Zombies mode is back and feels a little more inclusive this time around. I typically don’t spend a ton of time playing zombies, but I also understand it has a massive fanbase that soaks hundreds of hours into it. This zombie mode should appease both new and existing fans. And yes, once again your progression carries over from MP to Zombies mode, which is fantastic.

It also takes place in WW2, yet also has a relationship with Cold War’s zombies mode as well. Vanguard’s zombies takes your traditional zombies mode and blends it with Cold War’s Outbreak mode making for an experience that never gets boring and feels more focused this time around.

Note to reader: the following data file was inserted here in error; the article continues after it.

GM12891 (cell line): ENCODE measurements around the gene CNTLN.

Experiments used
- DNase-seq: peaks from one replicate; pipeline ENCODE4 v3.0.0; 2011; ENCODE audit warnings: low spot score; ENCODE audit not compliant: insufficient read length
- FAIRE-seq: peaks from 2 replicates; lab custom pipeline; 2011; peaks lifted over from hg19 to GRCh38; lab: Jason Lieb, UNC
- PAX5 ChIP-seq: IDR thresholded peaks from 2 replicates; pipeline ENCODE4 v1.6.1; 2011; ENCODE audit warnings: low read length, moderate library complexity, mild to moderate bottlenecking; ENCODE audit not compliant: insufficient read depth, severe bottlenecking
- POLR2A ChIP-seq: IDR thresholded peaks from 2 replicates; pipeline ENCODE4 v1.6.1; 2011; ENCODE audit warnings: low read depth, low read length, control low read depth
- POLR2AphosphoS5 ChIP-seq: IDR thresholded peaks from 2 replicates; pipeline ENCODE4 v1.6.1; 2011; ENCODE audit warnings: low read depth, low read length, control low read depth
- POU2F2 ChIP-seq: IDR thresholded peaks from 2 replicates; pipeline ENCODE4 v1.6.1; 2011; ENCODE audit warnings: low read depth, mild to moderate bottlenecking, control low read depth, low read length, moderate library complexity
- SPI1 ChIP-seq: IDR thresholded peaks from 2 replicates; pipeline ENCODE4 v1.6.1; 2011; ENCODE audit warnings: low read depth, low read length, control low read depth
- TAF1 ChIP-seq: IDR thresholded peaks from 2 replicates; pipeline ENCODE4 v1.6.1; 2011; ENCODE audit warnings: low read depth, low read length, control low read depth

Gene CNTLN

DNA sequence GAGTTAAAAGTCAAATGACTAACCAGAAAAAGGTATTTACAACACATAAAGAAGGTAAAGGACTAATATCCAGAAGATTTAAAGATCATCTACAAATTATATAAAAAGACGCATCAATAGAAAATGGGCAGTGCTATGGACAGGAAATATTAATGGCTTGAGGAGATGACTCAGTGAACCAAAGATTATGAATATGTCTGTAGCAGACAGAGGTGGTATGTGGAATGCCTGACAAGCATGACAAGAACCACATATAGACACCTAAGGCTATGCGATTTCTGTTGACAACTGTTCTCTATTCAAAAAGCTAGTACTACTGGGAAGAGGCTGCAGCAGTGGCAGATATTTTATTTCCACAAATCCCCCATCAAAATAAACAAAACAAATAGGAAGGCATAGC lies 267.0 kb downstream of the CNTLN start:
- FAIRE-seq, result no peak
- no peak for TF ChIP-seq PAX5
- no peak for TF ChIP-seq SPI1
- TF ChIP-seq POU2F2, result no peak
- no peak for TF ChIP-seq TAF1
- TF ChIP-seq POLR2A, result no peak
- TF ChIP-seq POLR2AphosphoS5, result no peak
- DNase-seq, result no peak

After you select your ability and load out, zombies puts you in a Stalingrad map where you are given a series of objectives involving traveling through deadly portals. These portals (which are significantly faster than Outbreak’s long-ass portals) drop you into other locations where you’ll complete various objectives. The idea being you complete these objectives and portal back into Stalingrad where you can snag every upgrade available.

Palms Are Sweaty

I loved every minute of it, and I am not even a zombies guy. I liked the different objectives as it felt like I had a purpose, where in previous years it’s all about mowing down hordes of the undead and just surviving. It’s easily one of the best zombie experiences I have played to date and it remains as punishing as ever. If you’ve enjoyed the previous Call of Duty zombies games, there is no question you’ll enjoy what is offered here.